Boot stompin' with my girl

By Kris Ferrazza | Mar 08, 2019

As the old saying goes, “If mama ain’t happy, ain’t nobody happy.”

So let’s just say this mama wasn’t happy last month. We had spent the holidays without a dog for the first time in a long time. I only can describe it as “melancollie.” It’s a word I invented to describe the melancholy one feels when one has lost their collie.

I couldn’t shake it and there is only one cure, so this mama was on a mission to find another dog. Not just any dog. A collie dog. A collie who needed us as much as we needed it. A collie that could restore joy to our dogless kingdom.

I knew it was a tall order.

But as fate would have it, the clouds parted and revealed to me a beautiful girl collie in need of a home. Not too old, not too young. Not too expensive, not too far away. In a word, she was perfect.

“Oh, she will be mine,” I said, laughing maniacally into my iPhone.

Next came the art of the deal. I showed her picture to my husband and tried to be casual. He wasn’t taking the bait. So I tried the direct route. Why couldn’t we get this dog? Bad timing, he said. That’s usually his answer for everything. I grumbled my old standby,

“Well, there’s no time like the present.” No reply. So I threatened to just go and pick up my new dog. Nothing. Didn’t even flinch. Man, he’s good.

He knew I was bluffing. Sadly, I already had proclaimed months earlier that we all had to be in agreement before getting our next dog. It had been a moment of weakness, a time when I wanted to pretend my husband was the real boss of the house. What had I been thinking?

Days passed. I secretly fumed, sneaking peeks at my dog’s photo and putting pet supplies into my shopping cart on Amazon. I texted the dog’s owner and she texted me back. She wanted a collie-experienced home. Hello? That is us. I told her I was working on the old man. She understood and told me to take my time. This dog wasn’t going to just any old home.

After a few days passed with no movement in my negotiations with Dr. No, I texted the woman and told her I was getting nowhere fast. She understood. It’s a big decision. Everyone needs to be on board, blah blah blah. Yeah, I know. I get it.

Then, when I had all but given up hope, it happened. I was sulking and pouring coffee one Sunday morning when I heard a voice say, “So, what’s the deal with that dog?” Well, well, well. Dr. No was interested after all. My tail started to wag. We were getting this dog!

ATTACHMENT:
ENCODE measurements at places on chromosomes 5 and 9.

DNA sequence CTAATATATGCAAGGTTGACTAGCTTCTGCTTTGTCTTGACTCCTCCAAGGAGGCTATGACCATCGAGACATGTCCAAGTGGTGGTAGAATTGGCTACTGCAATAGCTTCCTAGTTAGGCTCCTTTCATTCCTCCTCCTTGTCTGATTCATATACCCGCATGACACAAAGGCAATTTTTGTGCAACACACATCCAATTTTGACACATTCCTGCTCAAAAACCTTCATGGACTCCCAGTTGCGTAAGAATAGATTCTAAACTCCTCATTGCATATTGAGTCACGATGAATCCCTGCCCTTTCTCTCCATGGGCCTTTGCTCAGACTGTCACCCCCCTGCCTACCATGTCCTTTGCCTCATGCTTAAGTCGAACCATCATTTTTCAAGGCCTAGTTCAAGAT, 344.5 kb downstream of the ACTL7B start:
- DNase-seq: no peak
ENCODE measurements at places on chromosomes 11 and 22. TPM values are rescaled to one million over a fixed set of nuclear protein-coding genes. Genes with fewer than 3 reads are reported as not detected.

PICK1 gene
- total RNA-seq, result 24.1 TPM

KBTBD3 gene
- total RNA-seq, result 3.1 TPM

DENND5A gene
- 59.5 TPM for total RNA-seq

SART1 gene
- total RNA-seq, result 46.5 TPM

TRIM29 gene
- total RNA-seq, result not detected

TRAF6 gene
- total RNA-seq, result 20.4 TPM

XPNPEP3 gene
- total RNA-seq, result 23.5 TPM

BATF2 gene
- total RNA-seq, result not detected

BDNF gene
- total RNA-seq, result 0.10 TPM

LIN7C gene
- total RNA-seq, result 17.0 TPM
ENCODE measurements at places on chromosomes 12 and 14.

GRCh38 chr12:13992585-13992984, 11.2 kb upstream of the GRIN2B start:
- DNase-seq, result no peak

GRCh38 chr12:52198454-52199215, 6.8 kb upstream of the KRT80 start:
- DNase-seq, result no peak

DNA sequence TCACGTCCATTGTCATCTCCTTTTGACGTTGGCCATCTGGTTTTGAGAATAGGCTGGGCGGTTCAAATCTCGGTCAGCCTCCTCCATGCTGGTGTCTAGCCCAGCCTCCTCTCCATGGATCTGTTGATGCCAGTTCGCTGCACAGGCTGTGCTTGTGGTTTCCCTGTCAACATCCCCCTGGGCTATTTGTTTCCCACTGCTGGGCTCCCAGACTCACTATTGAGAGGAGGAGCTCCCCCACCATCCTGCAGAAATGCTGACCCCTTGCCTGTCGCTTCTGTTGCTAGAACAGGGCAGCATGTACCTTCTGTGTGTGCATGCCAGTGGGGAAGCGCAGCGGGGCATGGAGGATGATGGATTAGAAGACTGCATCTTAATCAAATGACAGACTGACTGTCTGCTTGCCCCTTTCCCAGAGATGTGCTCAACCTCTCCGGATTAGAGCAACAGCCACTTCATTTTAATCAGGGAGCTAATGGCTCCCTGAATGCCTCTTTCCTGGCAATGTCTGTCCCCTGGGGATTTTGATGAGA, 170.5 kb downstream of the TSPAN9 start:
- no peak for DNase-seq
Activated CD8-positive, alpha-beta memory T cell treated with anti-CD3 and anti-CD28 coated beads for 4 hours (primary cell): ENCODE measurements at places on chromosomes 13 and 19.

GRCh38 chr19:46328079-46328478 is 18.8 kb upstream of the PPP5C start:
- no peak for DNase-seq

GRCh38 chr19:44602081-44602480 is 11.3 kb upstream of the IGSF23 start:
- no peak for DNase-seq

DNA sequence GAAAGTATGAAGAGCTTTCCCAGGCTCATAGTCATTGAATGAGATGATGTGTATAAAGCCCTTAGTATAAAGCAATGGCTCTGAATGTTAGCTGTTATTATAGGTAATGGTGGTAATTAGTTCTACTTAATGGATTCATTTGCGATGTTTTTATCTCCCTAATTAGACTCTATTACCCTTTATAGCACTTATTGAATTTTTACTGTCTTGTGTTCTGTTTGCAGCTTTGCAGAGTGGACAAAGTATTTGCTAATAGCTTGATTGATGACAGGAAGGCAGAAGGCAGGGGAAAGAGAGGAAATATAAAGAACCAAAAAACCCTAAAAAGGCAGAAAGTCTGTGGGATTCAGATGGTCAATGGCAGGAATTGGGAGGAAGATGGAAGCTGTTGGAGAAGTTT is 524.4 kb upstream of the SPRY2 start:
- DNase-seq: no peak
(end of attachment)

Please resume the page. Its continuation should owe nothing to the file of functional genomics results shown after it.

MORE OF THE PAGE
Cut to our very own “gotcha day.” We picked up Bella and never looked back. She’s ours. We’re hers. It’s a full-on lovefest times four. Joy has been restored to the kingdom.

Since her arrival, she has had to learn a few things. Jumping on people is not OK. Dogs don’t eat potato chips. Tissues need to stay in the trash. Couches are for humans. Dogs sleep on dog beds.

She wants to please us, which is a good sign. And I don’t mean to brag, but she is a genius. It took her just two weeks to learn to ring the jingle bells that hang on the front door. When she needs to go out, she will fast-foot it over to the door, hit the doorknob with her collie nose, and the bells ring. Brilliant!

Bella has reminded me of all that had been missing from my life: mostly dog hair. Lots of dog hair. It’s on my black work clothes, on my rugs, in my car, and in the corners of the bathroom. Tumbleweeds of collie fur roll around anytime there is a draft. I love it.

Our little farm dog loves to do chores. As soon as I don my barn coat and boots, she’s ready to go. We lug buckets of water to the barn together, rake and shovel, shake out bales of hay and talk to Teddy the pony. Teddy is dying to get his nose into that collie coat, but Bella is keeping her distance for now. She isn’t sure about that 600-pound dog that lives in the huge wooden crate in the barn, so that will take time.

Having my helper by my side gives me someone to talk to besides myself when I’m home alone.

“Let’s go, Bellie,” I tell her. “Time to do chores.”

She hops up quick, bright-eyed and ready to go. Yesterday I jammed my feet into my boots and felt a sharp bite on one toe. Yanking my foot out of the boot, I immediately thought of an incident that happened to my little sister when we were children. She was trying to get her boots on and my parents were saying, “Stomp your foot! Stomp!” as they tried to jam her foot into a tiny boot. She stomped, but kept wincing and finally started to cry. They pulled her foot out and found blood on her sock. My dad yanked the sock off, but her bare foot was fine. Then he reached into the boot. She had been stomping on a mouse. Eww.

Fearful there was something live -- and dangerous -- in my boot, I took it to the front porch with my faithful dog at my side.

“Bella,” I said dramatically. “Behold the brown recluse…”

With a flourish, I tipped my boot over and banged the bottom of the sole with my free hand. But instead of a lethal Maine spider falling out, three prickly pieces of golden hay wafted to the ground. She watched it fall, then looked at me, her head cocked to one side in full collie tilt.

“Oh,” mama laughed. “Never mind. The kingdom is secure.”

And the beat goes on.

Comments (1)
Posted by: Mary A McKeever | Mar 08, 2019 14:50

I love dogs!!! Good read!!!!

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